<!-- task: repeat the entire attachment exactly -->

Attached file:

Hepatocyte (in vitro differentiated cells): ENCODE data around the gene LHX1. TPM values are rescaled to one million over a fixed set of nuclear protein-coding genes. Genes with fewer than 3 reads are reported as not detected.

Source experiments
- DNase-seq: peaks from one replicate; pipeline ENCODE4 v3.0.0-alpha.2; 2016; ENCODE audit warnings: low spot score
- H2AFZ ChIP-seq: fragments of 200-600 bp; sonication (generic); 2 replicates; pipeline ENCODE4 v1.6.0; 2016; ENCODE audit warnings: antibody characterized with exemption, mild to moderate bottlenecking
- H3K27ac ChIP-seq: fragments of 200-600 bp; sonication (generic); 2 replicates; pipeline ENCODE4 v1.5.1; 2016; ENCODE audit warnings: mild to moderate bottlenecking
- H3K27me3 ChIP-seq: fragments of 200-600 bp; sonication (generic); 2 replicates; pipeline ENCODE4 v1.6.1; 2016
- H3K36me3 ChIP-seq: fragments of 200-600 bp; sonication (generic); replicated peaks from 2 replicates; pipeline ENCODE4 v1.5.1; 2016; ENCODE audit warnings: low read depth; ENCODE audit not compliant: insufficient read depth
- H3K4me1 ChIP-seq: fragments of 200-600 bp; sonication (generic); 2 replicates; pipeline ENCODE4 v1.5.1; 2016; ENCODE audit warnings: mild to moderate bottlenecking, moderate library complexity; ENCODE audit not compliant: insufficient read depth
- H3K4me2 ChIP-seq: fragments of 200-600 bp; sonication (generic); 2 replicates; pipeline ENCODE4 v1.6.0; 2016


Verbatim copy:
Hepatocyte (in vitro differentiated cells): ENCODE data around the gene LHX1. TPM values are rescaled to one million over a fixed set of nuclear protein-coding genes. Genes with fewer than 3 reads are reported as not detected.

Source experiments
- DNase-seq: peaks from one replicate; pipeline ENCODE4 v3.0.0-alpha.2; 2016; ENCODE audit warnings: low spot score
- H2AFZ ChIP-seq: fragments of 200-600 bp; sonication (generic); 2 replicates; pipeline ENCODE4 v1.6.0; 2016; ENCODE audit warnings: antibody characterized with exemption, mild to moderate bottlenecking
- H3K27ac ChIP-seq: fragments of 200-600 bp; sonication (generic); 2 replicates; pipeline ENCODE4 v1.5.1; 2016; ENCODE audit warnings: mild to moderate bottlenecking
- H3K27me3 ChIP-seq: fragments of 200-600 bp; sonication (generic); 2 replicates; pipeline ENCODE4 v1.6.1; 2016
- H3K36me3 ChIP-seq: fragments of 200-600 bp; sonication (generic); replicated peaks from 2 replicates; pipeline ENCODE4 v1.5.1; 2016; ENCODE audit warnings: low read depth; ENCODE audit not compliant: insufficient read depth
- H3K4me1 ChIP-seq: fragments of 200-600 bp; sonication (generic); 2 replicates; pipeline ENCODE4 v1.5.1; 2016; ENCODE audit warnings: mild to moderate bottlenecking, moderate library complexity; ENCODE audit not compliant: insufficient read depth
- H3K4me2 ChIP-seq: fragments of 200-600 bp; sonication (generic); 2 replicates; pipeline ENCODE4 v1.6.0; 2016